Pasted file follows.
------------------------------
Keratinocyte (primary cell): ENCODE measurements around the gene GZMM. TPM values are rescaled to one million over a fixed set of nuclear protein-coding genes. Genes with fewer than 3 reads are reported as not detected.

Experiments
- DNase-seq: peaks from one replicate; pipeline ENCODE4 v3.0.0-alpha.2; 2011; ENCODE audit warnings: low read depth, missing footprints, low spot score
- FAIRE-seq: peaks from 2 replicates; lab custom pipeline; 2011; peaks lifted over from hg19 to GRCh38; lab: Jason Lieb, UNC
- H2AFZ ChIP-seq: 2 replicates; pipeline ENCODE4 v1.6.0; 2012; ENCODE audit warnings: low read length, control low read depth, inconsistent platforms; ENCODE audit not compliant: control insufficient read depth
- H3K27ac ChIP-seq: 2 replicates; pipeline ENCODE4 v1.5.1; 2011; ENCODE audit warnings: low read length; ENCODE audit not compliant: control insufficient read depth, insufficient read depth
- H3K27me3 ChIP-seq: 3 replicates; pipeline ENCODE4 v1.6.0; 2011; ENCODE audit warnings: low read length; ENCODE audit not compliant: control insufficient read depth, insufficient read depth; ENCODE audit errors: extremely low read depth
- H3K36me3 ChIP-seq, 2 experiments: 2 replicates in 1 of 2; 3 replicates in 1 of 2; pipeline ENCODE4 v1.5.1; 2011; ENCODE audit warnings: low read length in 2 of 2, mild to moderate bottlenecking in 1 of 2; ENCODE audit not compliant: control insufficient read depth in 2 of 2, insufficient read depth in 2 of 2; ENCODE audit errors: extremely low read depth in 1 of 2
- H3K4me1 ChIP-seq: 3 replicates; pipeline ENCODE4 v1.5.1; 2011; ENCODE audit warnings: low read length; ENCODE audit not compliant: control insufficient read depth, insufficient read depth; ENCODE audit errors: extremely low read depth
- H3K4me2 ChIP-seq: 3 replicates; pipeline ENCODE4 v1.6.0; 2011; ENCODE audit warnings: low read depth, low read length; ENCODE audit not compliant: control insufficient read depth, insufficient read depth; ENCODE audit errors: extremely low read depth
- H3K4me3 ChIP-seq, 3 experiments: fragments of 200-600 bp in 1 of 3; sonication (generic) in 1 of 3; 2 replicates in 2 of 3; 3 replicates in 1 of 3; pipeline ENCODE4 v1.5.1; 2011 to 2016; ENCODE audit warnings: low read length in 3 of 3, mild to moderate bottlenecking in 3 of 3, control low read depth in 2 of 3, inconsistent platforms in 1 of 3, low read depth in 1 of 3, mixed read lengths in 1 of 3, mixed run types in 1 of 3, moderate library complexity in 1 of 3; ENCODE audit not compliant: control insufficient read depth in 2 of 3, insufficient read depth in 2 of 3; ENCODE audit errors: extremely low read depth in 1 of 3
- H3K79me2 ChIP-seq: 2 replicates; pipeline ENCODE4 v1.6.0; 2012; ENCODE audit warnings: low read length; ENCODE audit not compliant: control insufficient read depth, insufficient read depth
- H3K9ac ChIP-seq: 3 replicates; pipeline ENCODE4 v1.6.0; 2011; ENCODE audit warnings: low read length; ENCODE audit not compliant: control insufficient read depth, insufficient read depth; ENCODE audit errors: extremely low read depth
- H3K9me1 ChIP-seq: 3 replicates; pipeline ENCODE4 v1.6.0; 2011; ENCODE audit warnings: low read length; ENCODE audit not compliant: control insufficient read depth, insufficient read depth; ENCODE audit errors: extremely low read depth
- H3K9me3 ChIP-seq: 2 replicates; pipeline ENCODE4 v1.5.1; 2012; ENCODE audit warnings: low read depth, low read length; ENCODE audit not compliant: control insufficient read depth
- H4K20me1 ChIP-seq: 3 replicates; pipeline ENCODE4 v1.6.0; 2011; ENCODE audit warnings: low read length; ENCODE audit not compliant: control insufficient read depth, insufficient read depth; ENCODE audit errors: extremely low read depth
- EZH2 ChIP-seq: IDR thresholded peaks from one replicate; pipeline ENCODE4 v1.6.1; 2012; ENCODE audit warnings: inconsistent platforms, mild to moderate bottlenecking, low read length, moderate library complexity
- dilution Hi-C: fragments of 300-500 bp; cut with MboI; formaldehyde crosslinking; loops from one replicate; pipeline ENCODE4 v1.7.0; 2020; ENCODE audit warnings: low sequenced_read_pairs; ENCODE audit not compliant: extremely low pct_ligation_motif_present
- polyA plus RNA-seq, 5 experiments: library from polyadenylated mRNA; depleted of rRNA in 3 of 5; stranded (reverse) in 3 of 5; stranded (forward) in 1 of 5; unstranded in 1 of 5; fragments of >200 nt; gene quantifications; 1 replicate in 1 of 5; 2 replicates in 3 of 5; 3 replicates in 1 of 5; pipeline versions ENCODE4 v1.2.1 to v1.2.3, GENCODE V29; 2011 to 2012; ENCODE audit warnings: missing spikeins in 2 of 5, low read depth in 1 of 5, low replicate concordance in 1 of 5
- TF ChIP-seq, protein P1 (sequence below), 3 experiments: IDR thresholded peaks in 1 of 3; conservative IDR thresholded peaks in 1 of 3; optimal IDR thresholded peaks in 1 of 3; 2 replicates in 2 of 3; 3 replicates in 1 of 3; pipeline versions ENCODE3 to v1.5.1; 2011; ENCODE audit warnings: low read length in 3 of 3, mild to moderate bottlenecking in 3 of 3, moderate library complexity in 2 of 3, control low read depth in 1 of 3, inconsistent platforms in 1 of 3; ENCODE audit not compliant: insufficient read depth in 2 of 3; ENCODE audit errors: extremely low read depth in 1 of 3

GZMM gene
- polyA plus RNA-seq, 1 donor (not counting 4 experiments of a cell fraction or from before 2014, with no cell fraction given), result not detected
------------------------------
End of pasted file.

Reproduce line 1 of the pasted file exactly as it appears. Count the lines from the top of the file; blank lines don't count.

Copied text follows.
Keratinocyte (primary cell): ENCODE measurements around the gene GZMM. TPM values are rescaled to one million over a fixed set of nuclear protein-coding genes. Genes with fewer than 3 reads are reported as not detected.